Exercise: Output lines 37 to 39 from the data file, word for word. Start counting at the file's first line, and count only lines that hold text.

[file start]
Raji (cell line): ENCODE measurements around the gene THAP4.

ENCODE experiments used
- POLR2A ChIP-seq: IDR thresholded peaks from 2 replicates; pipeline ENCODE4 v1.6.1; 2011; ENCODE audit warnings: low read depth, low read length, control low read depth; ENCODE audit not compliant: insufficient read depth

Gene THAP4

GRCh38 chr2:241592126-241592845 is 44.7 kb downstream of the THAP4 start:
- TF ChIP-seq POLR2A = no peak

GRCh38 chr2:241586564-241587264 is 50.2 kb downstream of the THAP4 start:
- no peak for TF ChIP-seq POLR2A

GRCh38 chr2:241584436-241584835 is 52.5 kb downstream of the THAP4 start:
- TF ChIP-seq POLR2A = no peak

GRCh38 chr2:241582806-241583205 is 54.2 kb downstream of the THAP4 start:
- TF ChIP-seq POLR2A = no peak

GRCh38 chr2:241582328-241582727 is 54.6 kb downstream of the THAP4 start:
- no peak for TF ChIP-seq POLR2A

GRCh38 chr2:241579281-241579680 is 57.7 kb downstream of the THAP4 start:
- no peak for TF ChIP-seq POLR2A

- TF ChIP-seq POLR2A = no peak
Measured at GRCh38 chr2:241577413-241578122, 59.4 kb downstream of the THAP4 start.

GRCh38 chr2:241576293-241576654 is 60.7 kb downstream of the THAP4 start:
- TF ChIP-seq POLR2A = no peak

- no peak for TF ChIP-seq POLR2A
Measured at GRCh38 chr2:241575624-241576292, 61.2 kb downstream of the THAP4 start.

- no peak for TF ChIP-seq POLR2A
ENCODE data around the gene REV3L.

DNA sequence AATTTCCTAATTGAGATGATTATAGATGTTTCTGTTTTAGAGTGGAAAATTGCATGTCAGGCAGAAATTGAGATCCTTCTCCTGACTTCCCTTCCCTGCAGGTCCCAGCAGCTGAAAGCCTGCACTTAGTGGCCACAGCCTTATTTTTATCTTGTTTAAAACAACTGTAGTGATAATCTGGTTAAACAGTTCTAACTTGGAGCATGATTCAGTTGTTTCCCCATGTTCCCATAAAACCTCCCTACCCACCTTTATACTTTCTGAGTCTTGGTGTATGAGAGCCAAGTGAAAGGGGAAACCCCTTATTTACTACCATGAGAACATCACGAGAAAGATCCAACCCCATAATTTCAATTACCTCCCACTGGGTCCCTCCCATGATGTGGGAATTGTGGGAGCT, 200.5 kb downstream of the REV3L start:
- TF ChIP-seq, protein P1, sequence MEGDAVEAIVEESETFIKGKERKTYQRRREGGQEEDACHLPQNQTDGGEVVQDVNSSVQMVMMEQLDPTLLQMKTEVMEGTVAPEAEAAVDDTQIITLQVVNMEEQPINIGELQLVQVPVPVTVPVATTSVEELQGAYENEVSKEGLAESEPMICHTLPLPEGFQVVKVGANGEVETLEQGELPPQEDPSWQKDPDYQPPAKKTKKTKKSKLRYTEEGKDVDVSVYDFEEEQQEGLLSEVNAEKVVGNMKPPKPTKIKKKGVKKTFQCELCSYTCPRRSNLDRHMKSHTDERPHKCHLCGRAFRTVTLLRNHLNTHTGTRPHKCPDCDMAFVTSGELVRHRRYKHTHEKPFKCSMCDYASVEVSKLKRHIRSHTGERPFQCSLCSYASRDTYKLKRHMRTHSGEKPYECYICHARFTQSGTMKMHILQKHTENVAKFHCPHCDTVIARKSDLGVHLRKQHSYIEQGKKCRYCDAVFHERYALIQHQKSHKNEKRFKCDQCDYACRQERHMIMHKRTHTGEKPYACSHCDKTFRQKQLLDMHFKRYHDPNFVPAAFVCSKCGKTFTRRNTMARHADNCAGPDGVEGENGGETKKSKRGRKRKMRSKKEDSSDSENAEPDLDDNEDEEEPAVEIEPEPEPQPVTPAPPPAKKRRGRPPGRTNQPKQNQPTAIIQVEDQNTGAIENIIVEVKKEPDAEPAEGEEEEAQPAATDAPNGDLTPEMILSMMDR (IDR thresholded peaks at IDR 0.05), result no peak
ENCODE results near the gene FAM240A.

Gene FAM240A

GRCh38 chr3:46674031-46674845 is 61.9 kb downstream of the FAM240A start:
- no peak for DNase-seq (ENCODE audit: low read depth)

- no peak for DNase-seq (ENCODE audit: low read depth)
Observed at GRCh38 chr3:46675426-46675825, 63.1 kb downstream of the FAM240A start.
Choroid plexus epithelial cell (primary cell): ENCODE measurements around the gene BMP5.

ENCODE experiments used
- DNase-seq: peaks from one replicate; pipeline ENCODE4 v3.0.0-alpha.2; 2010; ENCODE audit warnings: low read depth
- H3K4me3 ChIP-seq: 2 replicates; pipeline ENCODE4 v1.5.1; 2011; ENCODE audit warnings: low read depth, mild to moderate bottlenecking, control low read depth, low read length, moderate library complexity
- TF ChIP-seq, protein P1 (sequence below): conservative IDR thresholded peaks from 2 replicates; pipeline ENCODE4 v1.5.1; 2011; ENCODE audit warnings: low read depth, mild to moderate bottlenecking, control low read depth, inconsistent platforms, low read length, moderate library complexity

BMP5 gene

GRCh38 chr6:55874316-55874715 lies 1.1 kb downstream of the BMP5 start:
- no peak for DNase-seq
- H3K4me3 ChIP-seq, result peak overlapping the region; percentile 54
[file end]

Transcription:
- TF ChIP-seq, protein P1 (sequence below): conservative IDR thresholded peaks from 2 replicates; pipeline ENCODE4 v1.5.1; 2011; ENCODE audit warnings: low read depth, mild to moderate bottlenecking, control low read depth, inconsistent platforms, low read length, moderate library complexity

BMP5 gene

GRCh38 chr6:55874316-55874715 lies 1.1 kb downstream of the BMP5 start: